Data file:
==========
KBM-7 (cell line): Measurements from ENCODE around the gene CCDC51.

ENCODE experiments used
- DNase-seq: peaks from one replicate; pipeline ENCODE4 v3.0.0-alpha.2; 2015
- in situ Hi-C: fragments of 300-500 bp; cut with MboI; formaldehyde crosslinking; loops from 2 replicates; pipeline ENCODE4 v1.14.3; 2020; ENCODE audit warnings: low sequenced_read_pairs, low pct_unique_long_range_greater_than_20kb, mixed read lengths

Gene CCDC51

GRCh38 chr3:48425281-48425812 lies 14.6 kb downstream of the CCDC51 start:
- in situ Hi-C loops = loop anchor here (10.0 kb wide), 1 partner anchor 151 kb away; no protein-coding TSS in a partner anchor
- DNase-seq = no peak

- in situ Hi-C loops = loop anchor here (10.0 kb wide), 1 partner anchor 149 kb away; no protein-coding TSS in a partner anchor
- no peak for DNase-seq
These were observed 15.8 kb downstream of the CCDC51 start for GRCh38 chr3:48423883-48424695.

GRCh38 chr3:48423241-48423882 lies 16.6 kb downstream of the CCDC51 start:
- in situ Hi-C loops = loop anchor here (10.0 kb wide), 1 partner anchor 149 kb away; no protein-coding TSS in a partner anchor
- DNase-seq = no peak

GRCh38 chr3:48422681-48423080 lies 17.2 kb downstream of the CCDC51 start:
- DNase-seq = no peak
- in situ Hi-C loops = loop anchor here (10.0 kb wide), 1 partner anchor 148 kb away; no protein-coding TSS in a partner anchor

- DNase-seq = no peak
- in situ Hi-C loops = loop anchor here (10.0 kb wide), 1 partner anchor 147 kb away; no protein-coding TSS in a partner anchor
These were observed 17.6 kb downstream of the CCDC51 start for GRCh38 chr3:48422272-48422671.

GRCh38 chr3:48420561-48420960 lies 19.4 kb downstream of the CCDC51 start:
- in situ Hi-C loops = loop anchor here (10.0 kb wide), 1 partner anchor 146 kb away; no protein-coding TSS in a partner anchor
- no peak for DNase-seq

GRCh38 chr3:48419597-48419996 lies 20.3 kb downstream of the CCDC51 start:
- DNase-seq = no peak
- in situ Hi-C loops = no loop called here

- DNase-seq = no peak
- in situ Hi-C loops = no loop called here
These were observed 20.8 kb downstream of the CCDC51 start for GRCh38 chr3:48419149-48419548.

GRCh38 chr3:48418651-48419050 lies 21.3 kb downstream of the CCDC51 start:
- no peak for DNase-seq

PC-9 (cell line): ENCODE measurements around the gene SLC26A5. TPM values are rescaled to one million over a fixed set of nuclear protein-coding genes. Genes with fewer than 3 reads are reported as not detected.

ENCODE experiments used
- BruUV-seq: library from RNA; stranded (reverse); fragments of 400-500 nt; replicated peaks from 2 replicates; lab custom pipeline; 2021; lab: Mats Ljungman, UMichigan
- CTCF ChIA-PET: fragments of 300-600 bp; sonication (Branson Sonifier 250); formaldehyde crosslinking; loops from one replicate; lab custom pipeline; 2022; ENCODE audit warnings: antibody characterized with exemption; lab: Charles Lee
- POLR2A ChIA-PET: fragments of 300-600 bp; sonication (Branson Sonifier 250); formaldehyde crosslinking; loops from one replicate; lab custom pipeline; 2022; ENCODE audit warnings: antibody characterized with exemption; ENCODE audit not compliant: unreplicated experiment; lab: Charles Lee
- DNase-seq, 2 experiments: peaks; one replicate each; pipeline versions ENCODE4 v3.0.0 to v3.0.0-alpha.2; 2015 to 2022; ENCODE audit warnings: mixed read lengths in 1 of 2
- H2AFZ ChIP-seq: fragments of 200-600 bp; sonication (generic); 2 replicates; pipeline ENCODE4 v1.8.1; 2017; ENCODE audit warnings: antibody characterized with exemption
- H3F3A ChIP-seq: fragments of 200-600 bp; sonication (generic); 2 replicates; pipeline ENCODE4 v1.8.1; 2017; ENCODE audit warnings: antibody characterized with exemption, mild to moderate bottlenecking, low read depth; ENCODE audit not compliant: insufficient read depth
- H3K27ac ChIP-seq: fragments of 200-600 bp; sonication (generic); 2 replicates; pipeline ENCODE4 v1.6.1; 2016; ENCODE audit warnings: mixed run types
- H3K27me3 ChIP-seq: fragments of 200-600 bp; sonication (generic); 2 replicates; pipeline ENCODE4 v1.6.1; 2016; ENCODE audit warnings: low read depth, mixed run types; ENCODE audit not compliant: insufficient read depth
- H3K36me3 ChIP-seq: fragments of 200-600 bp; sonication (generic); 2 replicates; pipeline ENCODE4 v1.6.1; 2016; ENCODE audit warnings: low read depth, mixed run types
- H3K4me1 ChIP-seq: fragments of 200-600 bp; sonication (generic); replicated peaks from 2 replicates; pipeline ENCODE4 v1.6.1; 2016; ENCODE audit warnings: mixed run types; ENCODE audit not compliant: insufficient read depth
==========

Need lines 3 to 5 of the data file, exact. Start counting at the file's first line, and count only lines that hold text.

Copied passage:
- DNase-seq: peaks from one replicate; pipeline ENCODE4 v3.0.0-alpha.2; 2015
- in situ Hi-C: fragments of 300-500 bp; cut with MboI; formaldehyde crosslinking; loops from 2 replicates; pipeline ENCODE4 v1.14.3; 2020; ENCODE audit warnings: low sequenced_read_pairs, low pct_unique_long_range_greater_than_20kb, mixed read lengths

Gene CCDC51